1. I lost four mates to the H.I.V./A.I.D.S. virus. The last two I took care of until the end. The first two had moved on before contracting the virus. As the illness advances, depression and dementia sets in and never leaves. I went through terrible mental and a small amount of physical abuse from my last mate (13-1/2 years together). He would get so out of control that the doctors and nurses breathed a sigh of relief when I came in to visit. They would let me stay late hours just to be safe from his verbal abuse. His attacks on me didn’t stop when he was hospitalized. It was his intention to get rid of me because, in his mind, I didn’t deserve to be with someone like him.

    Love is a strange thing. My relationship with him taught me why women have a hard time leaving abusive relationships. We all think the partner will change. It doesn’t happen. When the abuse is so bad that you can’t even remember the good times, it would take magic to escape. I did not. Instead, I ran away from home for days at a time, giving him a chance to calm down. Everyone told me to leave him. How do you leave someone you love, knowing his suffering is internal and he can’t help his reactions to the pain?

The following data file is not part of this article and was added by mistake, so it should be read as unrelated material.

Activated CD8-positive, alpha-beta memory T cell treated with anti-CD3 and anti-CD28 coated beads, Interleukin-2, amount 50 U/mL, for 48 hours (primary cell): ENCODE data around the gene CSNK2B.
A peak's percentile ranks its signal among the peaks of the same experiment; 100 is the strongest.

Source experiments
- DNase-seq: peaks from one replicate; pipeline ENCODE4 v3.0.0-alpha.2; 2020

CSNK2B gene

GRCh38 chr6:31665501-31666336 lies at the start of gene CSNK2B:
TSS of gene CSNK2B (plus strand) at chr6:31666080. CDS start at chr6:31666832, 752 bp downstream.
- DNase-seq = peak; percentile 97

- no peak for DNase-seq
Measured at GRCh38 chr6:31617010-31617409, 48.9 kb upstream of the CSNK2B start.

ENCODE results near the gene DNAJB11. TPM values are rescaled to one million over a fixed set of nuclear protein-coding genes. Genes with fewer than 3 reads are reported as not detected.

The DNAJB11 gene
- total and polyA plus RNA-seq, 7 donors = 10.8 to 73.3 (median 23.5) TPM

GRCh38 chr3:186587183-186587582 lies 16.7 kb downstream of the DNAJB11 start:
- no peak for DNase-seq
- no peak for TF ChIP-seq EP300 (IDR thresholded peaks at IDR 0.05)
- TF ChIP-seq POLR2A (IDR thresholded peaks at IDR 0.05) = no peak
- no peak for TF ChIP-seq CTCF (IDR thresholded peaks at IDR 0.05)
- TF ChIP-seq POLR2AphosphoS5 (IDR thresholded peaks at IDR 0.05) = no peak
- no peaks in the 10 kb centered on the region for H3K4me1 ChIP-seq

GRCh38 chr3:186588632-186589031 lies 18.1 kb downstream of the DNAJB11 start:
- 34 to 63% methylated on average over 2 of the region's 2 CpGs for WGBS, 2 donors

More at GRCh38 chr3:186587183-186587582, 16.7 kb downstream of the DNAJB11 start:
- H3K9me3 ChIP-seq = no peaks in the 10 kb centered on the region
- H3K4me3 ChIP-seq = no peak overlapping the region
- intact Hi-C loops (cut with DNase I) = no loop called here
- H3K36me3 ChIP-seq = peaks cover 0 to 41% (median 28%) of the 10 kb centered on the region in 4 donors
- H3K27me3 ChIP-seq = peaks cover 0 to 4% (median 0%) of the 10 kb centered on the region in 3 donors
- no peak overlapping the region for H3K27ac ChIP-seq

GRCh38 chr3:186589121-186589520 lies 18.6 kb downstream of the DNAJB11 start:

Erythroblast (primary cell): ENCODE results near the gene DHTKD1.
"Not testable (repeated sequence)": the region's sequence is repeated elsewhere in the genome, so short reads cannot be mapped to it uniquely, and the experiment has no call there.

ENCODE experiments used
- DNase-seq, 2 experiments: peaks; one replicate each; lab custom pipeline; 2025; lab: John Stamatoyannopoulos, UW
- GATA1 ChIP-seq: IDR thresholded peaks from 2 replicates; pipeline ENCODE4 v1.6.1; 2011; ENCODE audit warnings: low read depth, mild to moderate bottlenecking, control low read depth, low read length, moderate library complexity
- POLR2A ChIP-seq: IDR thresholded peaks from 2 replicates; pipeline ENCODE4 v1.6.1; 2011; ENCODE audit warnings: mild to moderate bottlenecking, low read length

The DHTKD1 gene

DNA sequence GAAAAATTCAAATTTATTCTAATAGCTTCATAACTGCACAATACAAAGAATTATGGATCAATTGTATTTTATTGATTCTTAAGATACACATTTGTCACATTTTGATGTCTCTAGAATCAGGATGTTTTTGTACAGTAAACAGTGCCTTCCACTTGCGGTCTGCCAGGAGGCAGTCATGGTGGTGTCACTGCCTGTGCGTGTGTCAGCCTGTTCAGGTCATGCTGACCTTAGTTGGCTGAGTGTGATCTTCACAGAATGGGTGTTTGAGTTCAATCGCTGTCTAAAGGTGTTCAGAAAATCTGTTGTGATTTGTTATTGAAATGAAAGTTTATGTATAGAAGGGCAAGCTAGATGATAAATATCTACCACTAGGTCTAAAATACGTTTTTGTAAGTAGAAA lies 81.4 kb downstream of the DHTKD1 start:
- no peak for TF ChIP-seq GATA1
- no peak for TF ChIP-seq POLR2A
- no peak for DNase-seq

I’m grateful to have had the opportunity to read this story about Daniel Bauer. I hope the short description of what I endured, which was a real nightmare for most of the time, will also be of help to the young people, letting them know how horribly bad it can get when you don’t follow doctor’s orders or if having bad reactions to medication brings you down; or if you don’t have anyone to turn to when you’re someone taking care of one who is afflicted.

    I’m 69 years old now and, thankfully, never caught the virus. To me that’s a miracle in itself. I have had bouts of survivor’s guilt but that is a weakness one must overcome. I had that same sort of guilt when I came home from Vietnam in one piece. Despite its downs, fate has been kind to me in many ways.

    So, hang in there young people. Understand and act on what Daniel Bauer tells you in his motivational speeches. It doesn’t have to be as bad as it was for my mates and for me as a caregiver. You have to be strong in all situations and not cave in to negative thoughts.

    Besides, you are now first class citizens if you are gay. I didn’t have the pleasure until I’d reached the age where I couldn’t stand the thoughts of a new relationship. Don’t blow it, kids. You’re the first generation to be able to file taxes with your same sex partner. Relationships are hard work for both gay and straight people. Make the best of everything and keep love alive and well.

Comments are closed.